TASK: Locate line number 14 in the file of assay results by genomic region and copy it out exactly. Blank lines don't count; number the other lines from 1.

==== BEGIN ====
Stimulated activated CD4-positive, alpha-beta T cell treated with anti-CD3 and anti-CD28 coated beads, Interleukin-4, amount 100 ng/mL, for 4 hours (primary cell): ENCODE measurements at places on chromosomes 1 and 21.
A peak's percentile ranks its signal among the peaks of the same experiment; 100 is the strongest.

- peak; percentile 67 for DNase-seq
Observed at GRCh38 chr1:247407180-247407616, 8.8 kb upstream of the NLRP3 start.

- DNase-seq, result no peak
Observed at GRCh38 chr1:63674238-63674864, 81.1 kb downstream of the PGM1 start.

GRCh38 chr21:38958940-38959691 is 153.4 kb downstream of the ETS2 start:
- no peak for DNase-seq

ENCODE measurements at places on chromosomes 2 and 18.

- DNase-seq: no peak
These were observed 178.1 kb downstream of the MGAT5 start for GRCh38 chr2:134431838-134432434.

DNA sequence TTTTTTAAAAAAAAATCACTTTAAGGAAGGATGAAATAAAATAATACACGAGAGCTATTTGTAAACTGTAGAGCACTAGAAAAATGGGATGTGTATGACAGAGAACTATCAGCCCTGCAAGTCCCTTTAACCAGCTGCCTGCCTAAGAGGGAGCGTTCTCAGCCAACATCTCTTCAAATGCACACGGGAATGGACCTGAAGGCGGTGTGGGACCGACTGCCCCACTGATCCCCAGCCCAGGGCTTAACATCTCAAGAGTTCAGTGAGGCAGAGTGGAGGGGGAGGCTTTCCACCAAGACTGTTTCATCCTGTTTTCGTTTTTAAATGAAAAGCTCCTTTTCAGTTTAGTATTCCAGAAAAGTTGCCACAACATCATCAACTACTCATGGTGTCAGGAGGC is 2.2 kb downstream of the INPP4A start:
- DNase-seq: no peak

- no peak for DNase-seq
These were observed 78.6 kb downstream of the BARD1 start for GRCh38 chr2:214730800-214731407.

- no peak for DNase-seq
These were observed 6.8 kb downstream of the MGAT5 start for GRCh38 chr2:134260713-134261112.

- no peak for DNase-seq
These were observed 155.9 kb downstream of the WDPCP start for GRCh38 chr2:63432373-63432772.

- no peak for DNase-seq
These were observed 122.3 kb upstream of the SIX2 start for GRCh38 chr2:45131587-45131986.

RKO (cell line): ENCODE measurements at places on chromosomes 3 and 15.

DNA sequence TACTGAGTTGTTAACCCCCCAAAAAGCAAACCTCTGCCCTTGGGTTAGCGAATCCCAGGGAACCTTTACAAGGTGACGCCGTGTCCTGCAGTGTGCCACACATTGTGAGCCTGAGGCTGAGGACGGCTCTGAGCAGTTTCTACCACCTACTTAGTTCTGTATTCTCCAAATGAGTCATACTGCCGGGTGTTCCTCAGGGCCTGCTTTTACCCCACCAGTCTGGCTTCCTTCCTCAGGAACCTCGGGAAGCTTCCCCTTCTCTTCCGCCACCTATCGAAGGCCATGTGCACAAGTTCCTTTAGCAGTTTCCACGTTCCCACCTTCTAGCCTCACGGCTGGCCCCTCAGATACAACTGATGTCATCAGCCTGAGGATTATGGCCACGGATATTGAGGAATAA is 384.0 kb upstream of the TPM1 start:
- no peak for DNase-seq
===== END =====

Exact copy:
- no peak for DNase-seq